Can personal care brands really be carbon neutral while maintaining efficacy and looks appeal?
In the same way that empathy is no longer the commendable add-on to good parenting, watching out for the world can no longer be the sole factor in selling a serum. Solutions to the cosmetics world’s carbon output are still being sought, but there is unmistakable momentum behind moves to make the industry more circular. With social design a discipline in ascendancy, young creatives are taking on the challenge to clean up cosmetics; while mindful entrepreneurs are experimenting with ways through which to make corporal care more sustainable, yet no less desirable.
Entering the fray in February of this year was the Swedish design collective Form Us With Love (FUWL), with Forgo – a sustainability-focused bodycare line. Applying design brains to issues of circularity in the cosmetics industry, the FUWL team began with the worrisome fact that many of the products we buy are comprised of up to 80 percent water, a resource most of us have at our fingertips – and which perhaps doesn’t need to be shipped around the world with all the ensuing polluting packaging and energy-guzzling transport implications. FUWL’s answer is a sachet of dry ingredients, parcelled in paper that is topped with a compostable paper coating (as opposed to the plastic covering of sugar sachets – a hard-sought resource they found in the UK) to be released into a refillable glass dispenser and shaken at the point of use with the last required component: hot tap water. Forgo’s launch product begins as 12 grams of powder, and becomes 250 millilitres of hand soap.
Sustainability within wellbeing products is shifting rapidly now – but it just all feels a bit late, considering how simple it is to do
“What was surprising is how simple it is to make things exponentially more sustainable with small means,” says FUWL design manager and Forgo co-founder, Allon Libermann. “Marketing departments stick to the belief that consumers are only interested in personal wellbeing, so things like organic, safe and healthy are the priority, not the planet and the full lifecycle of a product. That’s shifting rapidly now. It just all feels a bit late, considering how simple it is to do.” In fact, it took two years of working with an open-minded laboratory in Montreal to bring the hand soap to market – but a deodorant, toothpaste and body cream should be added by the end of the year. Libermann is transparent about the compromises they had to make and describes it as a work in progress. “We know what needs to be done to make things more sustainably, and we know that some new things are a few years out for some of our suppliers. But we’ll get there soon,” he pledges.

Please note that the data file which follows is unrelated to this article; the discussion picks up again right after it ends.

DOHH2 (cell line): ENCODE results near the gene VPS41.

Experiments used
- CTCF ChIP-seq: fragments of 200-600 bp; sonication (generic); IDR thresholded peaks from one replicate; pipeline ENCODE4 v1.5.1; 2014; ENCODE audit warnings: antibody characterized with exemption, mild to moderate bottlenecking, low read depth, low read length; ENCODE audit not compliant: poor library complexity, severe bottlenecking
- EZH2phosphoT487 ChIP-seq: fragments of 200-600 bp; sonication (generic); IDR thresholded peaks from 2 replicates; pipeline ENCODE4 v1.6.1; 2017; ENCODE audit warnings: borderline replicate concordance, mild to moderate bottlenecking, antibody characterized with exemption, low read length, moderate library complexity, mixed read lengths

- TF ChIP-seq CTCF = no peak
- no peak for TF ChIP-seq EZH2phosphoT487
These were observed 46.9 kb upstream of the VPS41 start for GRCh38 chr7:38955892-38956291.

In its pursuit of carbon neutrality, FUWL identified three areas to focus on: eliminating water from formulas, alongside compostable and refillable packaging. While their ongoing research has the potential to further disrupt unsustainable manufacturing practices, they’re not alone in promoting waterless and refill culture. By Humankind, a carbon neutral brand from the U.S., offers a deodorant that is refillable, and mouthwash and shampoo that have no added water. It was an early proponent of shampoo and conditioner bars which are now proliferating: Amsterdam’s Tautanz are the most recent to start crafting beautiful bars for the care of body and hair, with a manifesto to create and consume consciously.
Haeckels, the seaweed-focused skincare brand founded by former commercials director Dom Bridges, is also set to enter the waterless market with an all-natural waterless cleanser, packaged like a pill. Arguably the most earth-loving of cosmetic brands, Haeckels’ chief material is essentially surplus seaweed (the natural resource was once prone to over-running the local bay in Margate). They have developed packing materials from the parts of the seaweed left over from their processing, make packaging from biodegradeable mycelium, and paper embedded with seeds for good measure so that as waste it can also be regenerating. They reward beach-cleaners with product, and even recycled Christmas trees in January into pine-packed candles.
The great thing about many of these potion pioneers is that a design sensibility comes alongside innovation, meaning there need be no compromise on looks when consuming sustainably. And, let’s face it, if we are going to be refilling, there has to be compatibility with a container. Myro, a deodorant brand that started in the U.S. in 2018, boasts a refillable container so pleasing in colour and form it has made responsible deodorant buying a pleasure. Ryan Hanrahan of Australia’s Addition Studio has increasingly honed his design of beautiful objects towards the wellness world, and now produces waterless skincare products in sachets to be contained and mixed within his more permanent, decorative designs. Meanwhile, Perfumer H has taught us that mindful packaging can come in the form of hand-blown coloured glass jars – collectable pieces in themselves made by London-based glass craftsman Michael Ruh – designed to be returned to source and replenished.
Refillable makeup also started at a niche level, with the likes of Serge Lutens, Kjaer Weis and La Bouche Rouge bringing infinitely retainable packaging to market – and it’s now broadening out. The approach was recently adopted by Hermès, whose first foray into makeup is lipstick in a covetable, colour-blocked, replenishable container by Pierre Hardy.
The bottom line is that we won’t feel so good in our luminescent skin much longer if our beautifiers have turbocharged our carbon footprint. Forget consuming with conscience, it’s mindful manufacturing that will stop earth-shattering decisions being made at the point of sale. And, with baby steps, it looks like we could get there.